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What are the O Antiphons?

”The “O Antiphons” traditionally sung during the last week before Christmas (December 17-23), are more than a thousand years old.

The traditional Advent hymn, “O Come, O Come, Emmanuel” is probably the most popular and well known way of remembering some of those antiphons.

They are called the “O Antiphons” simply because each begins with the word, “O” Originally used in monastic vespers during the last seven days before Christmas; gradually they came into use in the whole church.

Today, at Evening Prayer (Vespers), the O Antiphons are used as the antiphons to introduce the Magnificat – Mary’s Hymn of Praise.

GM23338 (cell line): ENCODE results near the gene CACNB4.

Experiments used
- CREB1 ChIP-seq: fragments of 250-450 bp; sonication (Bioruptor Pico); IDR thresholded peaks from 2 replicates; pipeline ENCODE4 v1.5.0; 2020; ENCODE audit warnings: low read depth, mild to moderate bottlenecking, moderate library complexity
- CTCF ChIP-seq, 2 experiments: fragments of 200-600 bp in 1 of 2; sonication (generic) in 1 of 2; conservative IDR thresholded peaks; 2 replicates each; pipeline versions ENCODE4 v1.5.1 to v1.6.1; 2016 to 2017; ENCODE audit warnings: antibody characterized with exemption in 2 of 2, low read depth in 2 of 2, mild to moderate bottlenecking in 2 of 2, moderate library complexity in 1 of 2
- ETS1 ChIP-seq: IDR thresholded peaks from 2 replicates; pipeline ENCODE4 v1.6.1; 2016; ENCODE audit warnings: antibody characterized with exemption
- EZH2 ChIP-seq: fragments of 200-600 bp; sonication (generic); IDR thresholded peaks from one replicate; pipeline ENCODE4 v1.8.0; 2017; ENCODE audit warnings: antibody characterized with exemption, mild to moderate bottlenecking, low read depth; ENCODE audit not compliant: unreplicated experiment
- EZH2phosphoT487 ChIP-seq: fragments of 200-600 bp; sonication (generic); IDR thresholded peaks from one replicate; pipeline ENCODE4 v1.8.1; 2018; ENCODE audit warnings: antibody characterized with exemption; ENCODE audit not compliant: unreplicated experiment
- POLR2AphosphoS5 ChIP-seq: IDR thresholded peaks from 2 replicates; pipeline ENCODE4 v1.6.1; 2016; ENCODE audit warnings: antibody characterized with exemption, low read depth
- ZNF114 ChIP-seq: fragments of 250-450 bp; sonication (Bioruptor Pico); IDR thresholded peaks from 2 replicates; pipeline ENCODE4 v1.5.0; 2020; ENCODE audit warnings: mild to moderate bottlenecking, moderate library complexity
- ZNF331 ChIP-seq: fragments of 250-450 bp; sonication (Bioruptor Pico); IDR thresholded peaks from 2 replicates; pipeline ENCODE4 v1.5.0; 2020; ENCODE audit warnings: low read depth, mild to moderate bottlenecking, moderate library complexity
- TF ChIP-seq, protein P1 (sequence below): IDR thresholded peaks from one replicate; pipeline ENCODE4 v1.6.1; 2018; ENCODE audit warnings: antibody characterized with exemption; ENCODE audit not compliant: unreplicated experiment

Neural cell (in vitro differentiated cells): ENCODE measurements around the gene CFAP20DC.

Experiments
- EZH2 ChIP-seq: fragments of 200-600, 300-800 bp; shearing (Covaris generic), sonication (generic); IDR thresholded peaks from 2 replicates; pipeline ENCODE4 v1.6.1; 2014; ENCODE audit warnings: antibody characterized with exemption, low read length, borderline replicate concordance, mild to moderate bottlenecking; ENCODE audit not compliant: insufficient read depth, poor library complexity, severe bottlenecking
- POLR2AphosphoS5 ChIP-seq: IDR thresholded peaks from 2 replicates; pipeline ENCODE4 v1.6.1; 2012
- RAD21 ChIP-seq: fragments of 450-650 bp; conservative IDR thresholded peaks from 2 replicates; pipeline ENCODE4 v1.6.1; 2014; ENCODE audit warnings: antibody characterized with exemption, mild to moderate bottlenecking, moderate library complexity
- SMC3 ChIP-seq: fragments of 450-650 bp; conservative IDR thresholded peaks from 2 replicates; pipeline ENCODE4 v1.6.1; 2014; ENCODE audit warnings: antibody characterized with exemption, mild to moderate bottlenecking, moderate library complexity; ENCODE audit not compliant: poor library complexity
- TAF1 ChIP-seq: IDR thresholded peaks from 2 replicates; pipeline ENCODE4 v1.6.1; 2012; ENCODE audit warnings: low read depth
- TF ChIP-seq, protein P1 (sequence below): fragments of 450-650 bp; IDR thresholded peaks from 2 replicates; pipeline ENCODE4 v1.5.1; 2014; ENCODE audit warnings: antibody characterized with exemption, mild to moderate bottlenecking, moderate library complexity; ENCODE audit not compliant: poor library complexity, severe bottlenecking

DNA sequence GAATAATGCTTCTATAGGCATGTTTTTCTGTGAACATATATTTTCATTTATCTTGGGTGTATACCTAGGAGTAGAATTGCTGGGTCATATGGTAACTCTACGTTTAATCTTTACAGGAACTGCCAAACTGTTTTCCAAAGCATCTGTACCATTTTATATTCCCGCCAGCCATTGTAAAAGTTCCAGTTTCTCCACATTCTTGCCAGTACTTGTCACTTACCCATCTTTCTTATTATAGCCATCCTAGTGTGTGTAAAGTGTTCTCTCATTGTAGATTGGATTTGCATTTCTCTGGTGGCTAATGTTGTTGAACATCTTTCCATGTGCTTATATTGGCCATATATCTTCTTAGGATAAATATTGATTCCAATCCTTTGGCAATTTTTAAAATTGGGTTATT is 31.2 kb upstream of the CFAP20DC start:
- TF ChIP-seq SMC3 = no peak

The Gospel Acclamation at all Masses in these seven days uses the “O Antiphons” as well. Each antiphon denotes an attribute of the coming Christ.

In Latin, they are December 17:

  • O Sapientia (O Wisdom) December 18:
  • O Adonai (O Lord) December 19:
  • O Radix Jesse (O Root of Jesse) December 20:
  • O Clavis David (O Key of David) December 21:
  • O Oriens (O Dayspring) December 22:
  • O Rex Gentium (O King of the nations) December 23:
  • O Emmanuel (O With Us is God)

If you take the first letter of each name of Christ, starting with last, “Emmanuel,” and go to the first,
you have “ero cras,” a Latin phrase meaning, “I come tomorrow.”

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